The structural, electronic, and magnetic properties of Co2MnX (X = Si, Ge, Sn) Heusler compounds have been determined by means of all-electron full-potential linearized augmented plane wave (FLAPW) calculations. We focus on the effects on the electronic and magnetic properties induced by: (i) substitution of the X atom, (ii) applied pressure, and (iii) the use of the local spin density approximation (LSDA) vs the generalized gradient approximation (GGA) in density functional theory. A comparison between LSDA and GGA for the exchange-correlation functional shows that GGA is essential for an accurate description of the equilibrium volumes and of the electronic and magnetic properties of these systems. We find that both the energy gap and the spin gap increase as the X atomic number decreases. As a result of the semiconducting (metallic) character found in the minority (majority) spin band structure, the Si and Ge based alloys are predicted to be halfmetallic. In contrast, Co2MnSn is found to be a "nearly half-metallic" compound, since the minority valence band maximum crosses the Fermi level. The calculated total magnetization of 5 μB is in excellent agreement with recent experiments. By including a fully self-consistent treatment of spin-orbit coupling, the GGA calculated orbital moments are shown to be very small (about 0.008 μB for Mn and about 0.02 μB for Co), showing that the quenching of the orbital magnetic moment is nearly complete. The calculated hyperfine fields, both at zero and elevated pressure, are compared with available experimental data, and show general agreement, except for Mn. Finally, the calculated Mn 2p exchange splittings, found to be in good agreement with experiment, are proportional to the Mn magnetic moments, suggesting a localized nature of ferromagnetism in these Heusler compounds.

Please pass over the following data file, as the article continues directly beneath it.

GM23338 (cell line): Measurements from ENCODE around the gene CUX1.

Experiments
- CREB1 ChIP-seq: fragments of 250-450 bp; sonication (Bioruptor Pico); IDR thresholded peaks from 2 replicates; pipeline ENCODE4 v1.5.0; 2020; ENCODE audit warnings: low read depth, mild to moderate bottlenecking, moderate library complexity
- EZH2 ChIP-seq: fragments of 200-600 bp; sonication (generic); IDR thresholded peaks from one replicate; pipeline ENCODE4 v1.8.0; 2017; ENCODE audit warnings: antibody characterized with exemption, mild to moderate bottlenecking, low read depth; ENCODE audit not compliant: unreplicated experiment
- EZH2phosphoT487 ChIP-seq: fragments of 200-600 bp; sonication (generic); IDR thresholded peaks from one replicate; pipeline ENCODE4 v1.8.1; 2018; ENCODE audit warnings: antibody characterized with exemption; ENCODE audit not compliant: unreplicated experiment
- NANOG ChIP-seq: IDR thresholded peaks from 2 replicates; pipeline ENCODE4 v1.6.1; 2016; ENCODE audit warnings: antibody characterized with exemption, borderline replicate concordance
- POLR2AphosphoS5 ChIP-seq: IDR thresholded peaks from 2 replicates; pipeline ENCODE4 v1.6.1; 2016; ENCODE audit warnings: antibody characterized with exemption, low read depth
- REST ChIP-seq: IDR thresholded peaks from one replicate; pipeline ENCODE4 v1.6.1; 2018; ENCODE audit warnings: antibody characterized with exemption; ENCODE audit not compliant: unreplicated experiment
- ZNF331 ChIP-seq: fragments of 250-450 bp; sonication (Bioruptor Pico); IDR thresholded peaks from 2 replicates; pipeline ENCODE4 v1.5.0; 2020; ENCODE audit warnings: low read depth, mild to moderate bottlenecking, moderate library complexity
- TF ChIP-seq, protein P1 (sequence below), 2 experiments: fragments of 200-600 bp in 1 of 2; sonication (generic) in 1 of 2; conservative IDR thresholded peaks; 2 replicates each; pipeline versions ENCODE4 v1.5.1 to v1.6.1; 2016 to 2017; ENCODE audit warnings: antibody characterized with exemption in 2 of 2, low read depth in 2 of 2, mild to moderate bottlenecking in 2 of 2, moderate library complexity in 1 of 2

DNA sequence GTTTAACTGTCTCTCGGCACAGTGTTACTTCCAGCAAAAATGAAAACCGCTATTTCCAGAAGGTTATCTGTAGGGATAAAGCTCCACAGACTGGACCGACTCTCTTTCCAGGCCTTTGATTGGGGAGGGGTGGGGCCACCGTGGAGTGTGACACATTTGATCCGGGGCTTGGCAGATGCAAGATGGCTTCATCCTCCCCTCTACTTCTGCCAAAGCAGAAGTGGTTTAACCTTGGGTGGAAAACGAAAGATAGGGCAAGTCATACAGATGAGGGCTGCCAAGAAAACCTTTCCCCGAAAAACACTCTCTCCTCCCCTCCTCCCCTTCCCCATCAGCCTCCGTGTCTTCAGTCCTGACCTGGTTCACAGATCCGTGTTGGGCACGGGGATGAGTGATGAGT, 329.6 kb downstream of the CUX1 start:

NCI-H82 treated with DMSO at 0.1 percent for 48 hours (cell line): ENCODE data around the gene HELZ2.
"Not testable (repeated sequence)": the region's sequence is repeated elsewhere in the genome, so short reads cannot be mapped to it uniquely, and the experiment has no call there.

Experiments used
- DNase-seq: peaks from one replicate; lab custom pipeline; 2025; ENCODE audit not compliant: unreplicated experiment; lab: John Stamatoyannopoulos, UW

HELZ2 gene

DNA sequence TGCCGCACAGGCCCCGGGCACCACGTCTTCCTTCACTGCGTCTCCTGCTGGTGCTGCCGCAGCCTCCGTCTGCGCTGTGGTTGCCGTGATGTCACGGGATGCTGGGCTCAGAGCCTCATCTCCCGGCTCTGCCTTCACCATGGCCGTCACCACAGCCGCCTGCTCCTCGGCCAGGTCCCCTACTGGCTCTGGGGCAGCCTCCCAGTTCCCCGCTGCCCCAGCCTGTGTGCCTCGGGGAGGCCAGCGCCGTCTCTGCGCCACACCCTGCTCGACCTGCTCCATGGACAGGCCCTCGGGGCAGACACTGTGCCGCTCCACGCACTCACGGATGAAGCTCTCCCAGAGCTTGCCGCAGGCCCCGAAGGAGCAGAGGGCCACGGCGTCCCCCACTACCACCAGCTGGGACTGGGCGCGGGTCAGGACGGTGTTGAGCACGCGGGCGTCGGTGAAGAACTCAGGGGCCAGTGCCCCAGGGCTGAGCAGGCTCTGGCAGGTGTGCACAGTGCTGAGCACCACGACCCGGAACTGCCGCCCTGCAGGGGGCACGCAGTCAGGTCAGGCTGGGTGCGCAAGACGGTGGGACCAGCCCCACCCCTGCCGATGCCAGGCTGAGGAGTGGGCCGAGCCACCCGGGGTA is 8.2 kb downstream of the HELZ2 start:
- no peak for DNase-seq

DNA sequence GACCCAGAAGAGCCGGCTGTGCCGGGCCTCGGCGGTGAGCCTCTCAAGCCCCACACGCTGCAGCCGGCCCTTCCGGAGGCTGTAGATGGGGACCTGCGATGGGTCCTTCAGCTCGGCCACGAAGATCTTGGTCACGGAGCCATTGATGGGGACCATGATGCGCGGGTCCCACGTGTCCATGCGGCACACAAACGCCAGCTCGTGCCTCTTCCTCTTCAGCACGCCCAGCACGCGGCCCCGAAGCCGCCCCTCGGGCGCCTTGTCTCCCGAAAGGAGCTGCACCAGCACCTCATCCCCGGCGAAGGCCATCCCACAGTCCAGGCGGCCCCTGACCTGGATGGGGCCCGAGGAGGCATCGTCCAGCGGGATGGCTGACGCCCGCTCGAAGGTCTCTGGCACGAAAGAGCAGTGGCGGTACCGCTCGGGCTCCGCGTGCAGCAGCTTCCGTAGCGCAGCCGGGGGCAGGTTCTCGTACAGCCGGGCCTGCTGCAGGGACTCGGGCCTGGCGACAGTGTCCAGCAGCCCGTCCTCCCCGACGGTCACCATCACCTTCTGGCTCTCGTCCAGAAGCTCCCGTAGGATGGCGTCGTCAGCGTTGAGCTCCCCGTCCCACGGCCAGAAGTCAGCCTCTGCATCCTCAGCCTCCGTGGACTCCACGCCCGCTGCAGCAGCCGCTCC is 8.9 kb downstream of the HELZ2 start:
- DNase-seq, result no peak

|Original language||English (US)|
|Number of pages||9|
|Journal||Physical Review B - Condensed Matter and Materials Physics|
|State||Published - Sep 1 2002|
ASJC Scopus subject areas
- Electronic, Optical and Magnetic Materials
- Condensed Matter Physics